This week’s episode of Jonathan Strange & Mr Norrell is concerned with the appropriate use of magic, the affects of war, and importance of silence and speaking amongst many other things.
(There are spoilers for the novel in this review, for the record, even past the point where the episode ends. So if you haven’t read the book, this might not be for you?)
This was an episode of communication breakdowns. Jonathan Strange heads out to Portugal, where he finds that the Duke of Wellington is not at all excited to have his help on the warfront. Arabella spends more time with Lady Pole, who tries desperately to explain to her new friend where she is spending her lost nights. The Gentleman spends more time with Arabella, trying to figure out how he might best sweep her away to Lost-hope, attempting to involve Stephen in his shenanigans. Childermass does more work for Norrell, discouraging Mr Segundus from establishing his magic school and intercepting Arabella’s letters to Jonathan to make certain she’s not telling him anything of import. (Mrs Lennox’s role in Mr Segundus’ undertaking have notably been cut from the story entirely, thus far.)
Lady Pole cuts up her gowns to make a tapestry that shows Arabella the nature of her imprisonment (how this is not direct enough for the enchantment to prevent her from getting the information across, I cannot understand). Arabella asks Sir Walter about this project, and he insists that she keep it from everyone, including her husband—he believes Norrell’s judgement in this situation, that his wife is mad and cannot be helped. Stephen sees the Gentleman becoming mesmerized by Arabella; he tells Stephen that they must watch her closely and figure out the one thing that she will bargain away for a life at Lost-hope.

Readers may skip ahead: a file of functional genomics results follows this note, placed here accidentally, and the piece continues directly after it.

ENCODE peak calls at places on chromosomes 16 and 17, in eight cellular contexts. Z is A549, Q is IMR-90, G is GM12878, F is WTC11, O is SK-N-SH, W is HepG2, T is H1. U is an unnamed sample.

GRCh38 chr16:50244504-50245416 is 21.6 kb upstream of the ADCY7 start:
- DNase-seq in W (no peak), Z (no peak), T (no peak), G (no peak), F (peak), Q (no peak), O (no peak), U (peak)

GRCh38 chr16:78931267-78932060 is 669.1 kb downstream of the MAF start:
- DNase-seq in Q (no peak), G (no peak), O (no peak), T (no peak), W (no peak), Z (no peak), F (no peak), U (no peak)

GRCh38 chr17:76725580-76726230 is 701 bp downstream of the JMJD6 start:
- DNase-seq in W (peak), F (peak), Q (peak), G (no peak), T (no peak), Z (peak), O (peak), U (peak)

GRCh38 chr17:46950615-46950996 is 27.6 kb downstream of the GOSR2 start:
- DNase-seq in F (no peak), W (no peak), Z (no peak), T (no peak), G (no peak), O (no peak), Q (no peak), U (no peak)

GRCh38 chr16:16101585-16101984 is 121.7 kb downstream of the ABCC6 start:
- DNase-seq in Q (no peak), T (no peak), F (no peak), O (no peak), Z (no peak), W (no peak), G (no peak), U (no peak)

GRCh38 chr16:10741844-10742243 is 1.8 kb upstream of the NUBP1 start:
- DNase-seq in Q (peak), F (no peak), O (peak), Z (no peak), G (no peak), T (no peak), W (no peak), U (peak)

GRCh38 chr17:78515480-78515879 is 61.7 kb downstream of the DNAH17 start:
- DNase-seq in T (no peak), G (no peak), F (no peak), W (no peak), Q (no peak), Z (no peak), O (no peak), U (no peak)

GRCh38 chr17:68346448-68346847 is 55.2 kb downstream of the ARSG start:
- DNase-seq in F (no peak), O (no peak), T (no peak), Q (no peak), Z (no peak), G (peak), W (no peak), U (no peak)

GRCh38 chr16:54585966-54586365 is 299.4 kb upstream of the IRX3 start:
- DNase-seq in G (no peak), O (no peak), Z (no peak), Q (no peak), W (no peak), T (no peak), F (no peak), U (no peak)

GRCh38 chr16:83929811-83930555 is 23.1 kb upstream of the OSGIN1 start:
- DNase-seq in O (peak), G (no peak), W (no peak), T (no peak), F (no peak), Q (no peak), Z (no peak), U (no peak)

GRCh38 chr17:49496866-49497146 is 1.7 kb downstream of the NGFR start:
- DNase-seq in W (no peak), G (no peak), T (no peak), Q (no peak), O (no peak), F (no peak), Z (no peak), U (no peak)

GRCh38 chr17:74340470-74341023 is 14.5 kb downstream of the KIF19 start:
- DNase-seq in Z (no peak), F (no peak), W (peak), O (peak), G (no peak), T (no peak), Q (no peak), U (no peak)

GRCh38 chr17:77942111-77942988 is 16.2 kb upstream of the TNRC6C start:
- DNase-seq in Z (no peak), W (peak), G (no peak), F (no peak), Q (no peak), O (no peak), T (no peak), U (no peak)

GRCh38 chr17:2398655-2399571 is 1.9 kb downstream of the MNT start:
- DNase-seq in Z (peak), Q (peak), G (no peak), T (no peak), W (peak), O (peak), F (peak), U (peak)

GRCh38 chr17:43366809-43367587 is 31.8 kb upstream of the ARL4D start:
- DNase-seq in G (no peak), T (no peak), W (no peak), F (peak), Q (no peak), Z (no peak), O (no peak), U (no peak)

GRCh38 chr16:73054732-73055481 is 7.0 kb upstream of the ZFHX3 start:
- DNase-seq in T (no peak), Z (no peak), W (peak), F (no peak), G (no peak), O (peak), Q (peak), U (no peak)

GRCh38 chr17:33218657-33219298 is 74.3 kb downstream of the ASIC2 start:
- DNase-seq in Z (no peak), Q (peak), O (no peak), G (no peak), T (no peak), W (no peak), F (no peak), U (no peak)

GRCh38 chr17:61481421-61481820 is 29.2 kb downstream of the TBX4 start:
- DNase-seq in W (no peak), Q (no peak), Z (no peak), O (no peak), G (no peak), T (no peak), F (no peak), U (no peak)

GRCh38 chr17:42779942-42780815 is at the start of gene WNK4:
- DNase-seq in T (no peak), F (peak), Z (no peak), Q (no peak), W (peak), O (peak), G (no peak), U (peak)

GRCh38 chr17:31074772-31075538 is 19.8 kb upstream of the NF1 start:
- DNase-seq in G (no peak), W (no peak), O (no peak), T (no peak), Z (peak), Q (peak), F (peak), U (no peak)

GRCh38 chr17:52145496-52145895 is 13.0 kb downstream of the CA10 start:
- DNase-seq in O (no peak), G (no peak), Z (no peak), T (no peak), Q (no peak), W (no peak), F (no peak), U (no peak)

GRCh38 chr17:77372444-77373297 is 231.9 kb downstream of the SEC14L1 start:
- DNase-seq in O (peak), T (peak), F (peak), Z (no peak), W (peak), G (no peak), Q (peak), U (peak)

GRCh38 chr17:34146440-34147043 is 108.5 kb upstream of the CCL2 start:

Jonathan arrives at Lisbon and eagerly offers his help to Lord Wellington, but he’s met with derision and irritation over the lack of magic’s practical uses on the battlefront. Still, he is determined to assist, and eventually realizes that he can create smoother roads for the army after spending time amongst the soldiers and hearing them complain about their torn up boots. From there, he manages many other feats that aid in the war effort, leading Wellington to call him Merlin (to Strange’s dismay). He is eventually instructed to move a forest, but finds that he cannot do it, managing only to create a mist that saves lives of some of the men—but his servant Jeremy dies, and Norrell’s books are destroyed. Then Strange reanimates a few corpses to find the location of a canon, but he cannot figure out how to make them dead again, which is deeply disturbing to him. Eventually, Napoleon flees and Strange is able to return home. Norrell calls on him immediately, asking him to return to his tutelage once more.
While Strange was away, Norrell had gone to visit Lady Pole and explained to her the nature of her predicament, including the length of her life under this unending enchantment. He advised Sir Walter to prevent others from visiting her, which led to Arabella being turned away at their door by Stephen. The episode ends with Childermass realizing that someone is performing magic in the vicinity of Norrell’s home—he runs out into the street to figure out who it is. He is just in time to stop an attempt on Norrell’s life by Lady Pole, who managed to get her hands on a pistol, furious at Norrell for ruining her life. She shoots Childermass by accident, who gets between his master and the bullet intended for him.
We see in this episode where cuts are being made in the story for more expedient impact; in war, Jonathan Strange changes because he sees a great many men die (even in this first outing), but in order to make these changes happen more quickly, his servant Jeremy is killed in battle, something which does not occur in the book. The undead Neopolitans are used very effectively to communicate Strange’s distress as well; we see how his inability to send them back to the grave unhinges him, and how there are difficulties and barriers that come with his primarily instinctual way of attacking magical learning. It gets the point across, but it’s easy to miss the slow burn that the original text provided and the larger scale.